"The driver of the unauthorized vehicle was cooperative and eventually escorted out of the system."
An intruder managed to drive their vehicle into The Boring Company's Loop system in Las Vegas, according to documents obtained by TechCrunch. The "unauthorized vehicle" managed to slip past security on June 21.
The Elon Musk-led company had to call the Las Vegas Metro Police as a result of the intrusion.
"The driver of the unauthorized vehicle was cooperative and eventually escorted out of the system," an email between the Loop's operations manager and a Clark County official reads, as quoted by TechCrunch.
It's a bizarre incident showing that the system may have some unexpected security flaws just months after opening to the public — and they have nothing to do with a fleet of several dozen Tesla vehicles racing through a tight tunnel with passengers on board.
According to the emails obtained by TechCrunch, The Boring Company is planning to increase the number of Tesla vehicles in the tunnel from 62 to 70. The company is also requesting to make use of Tesla's Autopilot software to operate the fleet of vehicles. As of right now, the autonomous driving feature isn't turned on.
The Boring Company president Steve Davis argued that "disabling these features in Tesla vehicles increases the likelihood of an accident," in an email to the Jerry Stueve, director of the Clark County Department of Building & Fire Prevention in June.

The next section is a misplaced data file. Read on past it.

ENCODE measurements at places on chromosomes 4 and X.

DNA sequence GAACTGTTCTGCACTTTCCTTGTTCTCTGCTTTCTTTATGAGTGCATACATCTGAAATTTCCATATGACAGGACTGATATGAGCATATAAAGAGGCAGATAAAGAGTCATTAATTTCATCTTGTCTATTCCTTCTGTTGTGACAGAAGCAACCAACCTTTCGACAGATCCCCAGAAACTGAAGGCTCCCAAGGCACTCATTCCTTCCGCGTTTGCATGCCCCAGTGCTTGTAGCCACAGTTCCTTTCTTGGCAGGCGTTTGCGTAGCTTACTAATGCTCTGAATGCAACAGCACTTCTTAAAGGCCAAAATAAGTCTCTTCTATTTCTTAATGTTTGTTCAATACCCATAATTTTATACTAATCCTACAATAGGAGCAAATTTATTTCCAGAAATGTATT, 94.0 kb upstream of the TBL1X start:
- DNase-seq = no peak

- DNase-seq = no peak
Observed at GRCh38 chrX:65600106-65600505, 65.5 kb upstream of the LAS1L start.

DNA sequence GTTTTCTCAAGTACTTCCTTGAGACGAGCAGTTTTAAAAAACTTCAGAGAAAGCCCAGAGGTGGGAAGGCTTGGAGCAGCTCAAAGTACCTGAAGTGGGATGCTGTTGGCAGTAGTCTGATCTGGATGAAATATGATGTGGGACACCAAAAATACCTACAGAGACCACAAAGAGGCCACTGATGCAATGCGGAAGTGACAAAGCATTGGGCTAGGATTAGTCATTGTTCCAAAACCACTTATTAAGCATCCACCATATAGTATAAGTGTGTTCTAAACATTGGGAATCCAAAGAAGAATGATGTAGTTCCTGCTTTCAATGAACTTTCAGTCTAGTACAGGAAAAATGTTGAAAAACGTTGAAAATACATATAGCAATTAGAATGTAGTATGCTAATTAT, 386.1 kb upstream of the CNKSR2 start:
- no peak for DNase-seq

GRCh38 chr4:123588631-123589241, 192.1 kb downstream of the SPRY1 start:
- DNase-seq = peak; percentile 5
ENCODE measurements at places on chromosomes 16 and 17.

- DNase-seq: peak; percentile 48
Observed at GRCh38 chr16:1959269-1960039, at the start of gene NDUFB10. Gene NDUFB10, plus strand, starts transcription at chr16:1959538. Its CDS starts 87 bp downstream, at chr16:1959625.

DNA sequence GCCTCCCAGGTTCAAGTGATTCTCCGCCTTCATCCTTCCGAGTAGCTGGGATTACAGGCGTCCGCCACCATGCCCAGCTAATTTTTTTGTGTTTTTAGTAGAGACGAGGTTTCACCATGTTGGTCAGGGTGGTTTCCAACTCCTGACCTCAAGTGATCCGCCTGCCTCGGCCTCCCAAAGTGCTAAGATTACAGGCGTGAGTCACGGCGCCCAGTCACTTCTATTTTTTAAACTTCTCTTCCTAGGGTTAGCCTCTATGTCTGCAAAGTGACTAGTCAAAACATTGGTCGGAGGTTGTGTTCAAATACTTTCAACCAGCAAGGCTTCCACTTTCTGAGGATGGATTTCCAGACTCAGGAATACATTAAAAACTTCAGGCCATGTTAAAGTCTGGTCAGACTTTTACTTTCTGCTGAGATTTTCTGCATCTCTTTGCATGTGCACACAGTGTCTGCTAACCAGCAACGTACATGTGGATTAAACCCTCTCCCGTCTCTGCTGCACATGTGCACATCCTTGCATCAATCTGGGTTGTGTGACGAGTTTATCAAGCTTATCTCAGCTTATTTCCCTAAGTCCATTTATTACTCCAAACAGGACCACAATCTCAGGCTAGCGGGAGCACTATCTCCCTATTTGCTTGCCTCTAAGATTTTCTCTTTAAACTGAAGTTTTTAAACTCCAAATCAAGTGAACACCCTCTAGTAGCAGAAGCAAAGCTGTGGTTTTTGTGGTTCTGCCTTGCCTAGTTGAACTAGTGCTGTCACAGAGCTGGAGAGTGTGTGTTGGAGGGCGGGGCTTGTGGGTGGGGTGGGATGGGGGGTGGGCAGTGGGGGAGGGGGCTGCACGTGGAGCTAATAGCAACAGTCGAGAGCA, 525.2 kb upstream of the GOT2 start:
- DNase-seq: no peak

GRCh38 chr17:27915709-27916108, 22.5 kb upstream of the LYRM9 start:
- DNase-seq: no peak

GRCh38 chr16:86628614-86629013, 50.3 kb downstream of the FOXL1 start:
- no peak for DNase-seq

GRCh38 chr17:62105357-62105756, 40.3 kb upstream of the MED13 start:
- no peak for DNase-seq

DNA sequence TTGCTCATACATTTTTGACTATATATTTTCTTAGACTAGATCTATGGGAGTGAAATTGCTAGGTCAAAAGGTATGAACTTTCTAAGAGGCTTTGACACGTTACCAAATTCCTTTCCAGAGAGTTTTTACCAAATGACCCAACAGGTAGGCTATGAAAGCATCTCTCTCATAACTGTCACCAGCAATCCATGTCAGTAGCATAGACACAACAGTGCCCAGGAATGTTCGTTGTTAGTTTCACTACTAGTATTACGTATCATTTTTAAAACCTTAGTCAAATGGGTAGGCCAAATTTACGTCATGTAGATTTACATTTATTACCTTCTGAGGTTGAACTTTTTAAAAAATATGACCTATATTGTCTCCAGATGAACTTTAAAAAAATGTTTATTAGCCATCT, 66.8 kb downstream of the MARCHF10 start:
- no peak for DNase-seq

Davis also had the awkward task to explain that "Autopilot" does not in fact entail vehicles fully driving themselves and that "the features still requires a fully attentive driver who is ready to take over the wheel at any moment."
"Agreed that the term 'Autopilot' is often unclear and can mean many different things depending on the vehicle and scenario," Davis wrote to Stueve — an astonishing admittance that the feature's name is confusing, something that Musk vehemently disagrees with.
The Autopilot feature has been involved in several high profile crashes in the last few years, leading to an official investigation by the US National Highway Traffic Safety Administration (NHTSA).
But driving on public roads is fundamentally different from driving through the controlled environment of a single-lane tunnel. In fact, The Boring Company arguably has a pretty solid case to turn on features like lane-keep assist and traffic aware cruise control.
Whether that will lead to fewer unauthorized intruders in its tunnels is probably an entirely different discussion. But safety is safety.
READ MORE: Elon Musk’s Loop gets Autopilot — and an intruder [TechCrunch]
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